Civil Rights Unit
Terms in this set (31)
National Organization of Women (NOW) 1966
goal was to campaign on women's rights such as equal pay for equal work, women's health issues, advancement in the workplace, founded by Betty Friedan and 48 other people
First African American to break color barrier and play in Major League baseball
President Truman: Executive Order 9981
to desegregate Armed Forces
challenges school segregation and other Civil Rights ideas, major organization of the Civil Rights Movement, led by Martin Luther King, Jr.
Equal Employment Opportunity Commission
goal to enforce laws against segregation in employment
Mendez v. Westminster 1945
brought to Supreme Court by the United Latin American Citizen's. Decision-segregation of children of Mexican and Hispanic descent was unconstitutional
Martin Luther King, Jr.
"I have a dream" speech given at the March on Washington for Jobs and Freedom which solidified his role as the symbolic leader of the Civil Rights Movement, led the Montgomery Bus Boycott, passive resistance based on Gandhi's example, led Selma to Montgomery March
A Century of Dishonor and Bury My Heart at Wounded Knee
books written to inform the public about Native American problems
Dr. Hector P. Garcia
founded the American G.I. forum to address the problems of Mexican American World War II veterans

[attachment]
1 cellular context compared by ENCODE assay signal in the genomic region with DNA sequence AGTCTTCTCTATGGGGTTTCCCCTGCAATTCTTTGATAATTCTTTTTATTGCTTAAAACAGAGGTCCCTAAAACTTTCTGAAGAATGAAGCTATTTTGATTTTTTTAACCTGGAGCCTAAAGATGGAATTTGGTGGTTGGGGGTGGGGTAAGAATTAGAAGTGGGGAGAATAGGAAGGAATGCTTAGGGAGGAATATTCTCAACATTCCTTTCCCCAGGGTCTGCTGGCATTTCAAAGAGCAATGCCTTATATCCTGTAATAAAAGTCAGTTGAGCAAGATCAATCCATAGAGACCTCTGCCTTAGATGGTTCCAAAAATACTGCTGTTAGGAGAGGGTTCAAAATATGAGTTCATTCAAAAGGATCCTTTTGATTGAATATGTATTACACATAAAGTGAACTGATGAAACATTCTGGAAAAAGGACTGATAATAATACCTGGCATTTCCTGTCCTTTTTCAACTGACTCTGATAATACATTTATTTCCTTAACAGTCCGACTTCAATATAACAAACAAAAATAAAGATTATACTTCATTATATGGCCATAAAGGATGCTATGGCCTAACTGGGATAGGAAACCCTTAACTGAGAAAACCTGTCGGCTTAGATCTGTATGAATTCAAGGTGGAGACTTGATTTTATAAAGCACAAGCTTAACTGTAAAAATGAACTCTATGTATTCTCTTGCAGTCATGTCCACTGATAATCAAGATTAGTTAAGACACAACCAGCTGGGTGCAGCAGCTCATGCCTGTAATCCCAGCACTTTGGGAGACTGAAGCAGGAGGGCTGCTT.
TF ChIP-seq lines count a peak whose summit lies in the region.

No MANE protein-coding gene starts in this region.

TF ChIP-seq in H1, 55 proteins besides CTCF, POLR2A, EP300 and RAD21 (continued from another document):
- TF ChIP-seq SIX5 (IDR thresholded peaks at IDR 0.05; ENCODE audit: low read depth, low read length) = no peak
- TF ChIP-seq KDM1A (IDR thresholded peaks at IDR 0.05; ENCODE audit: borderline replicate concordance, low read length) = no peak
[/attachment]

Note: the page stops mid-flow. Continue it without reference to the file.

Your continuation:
created the United Farm Workers Organization Committee (UFWOC) in 1966 to address issues on migrant laborers
Chicano Mural Movement
used public spaces to promote Chicano social, cultural, and political ideas by using artwork
Civil Rights Act of 1957
primary goal to prohibit discrimination in public places
President Eisenhower used his power of Commander in Chief
to send in the U.S. Army to take control over the Arkansas National Guard to allow the Little Rock Nine to attend Central High School because Governor Fabus would not let the students enter the all white high school (federal vs. state)
15th, 19th, 26th Amendments
all Constitutional Amendments that address the rights of African Americans, women, and anyone eighteen years old the right to vote
Brown v. Board of Education of Topeka, Kansas 1954
Supreme Court declared that separate educational facilities are inherently unequal and unconstitutional
Plessy v. Ferguson 1896
Jim Crow Laws, Supreme Court upheld that "separate but equal" facilities based on race were legal. Overturned after the Brown v. Board of Education verdict.
Fair Housing Act, Air Carrier Access Act, National Voter Registration Act, Rehabilitation Act
all address the advancement of civil rights to persons with disabilities
Goal of the Civil Rights Movement of the 1960s
to end segregation and discrimination based on race
13th, 14th, 15th Amendments
passed after the Civil War to show that federal power would be used to protect the rights of minorities
La Raza Unida 1970s
"Brown Power" part of the Chicano movement for Hispanic rights, goal included getting Latino state and local government officials elected
Civil Rights Movement timeframe, group called for using armed resistance if necessary to gain rights, militant, created in 1966 by Bobby Seale and Huey Newton, They want to create a new political organization to better the conditions of African-Americans. Their goals include better employment and educational opportunities as well as improved housing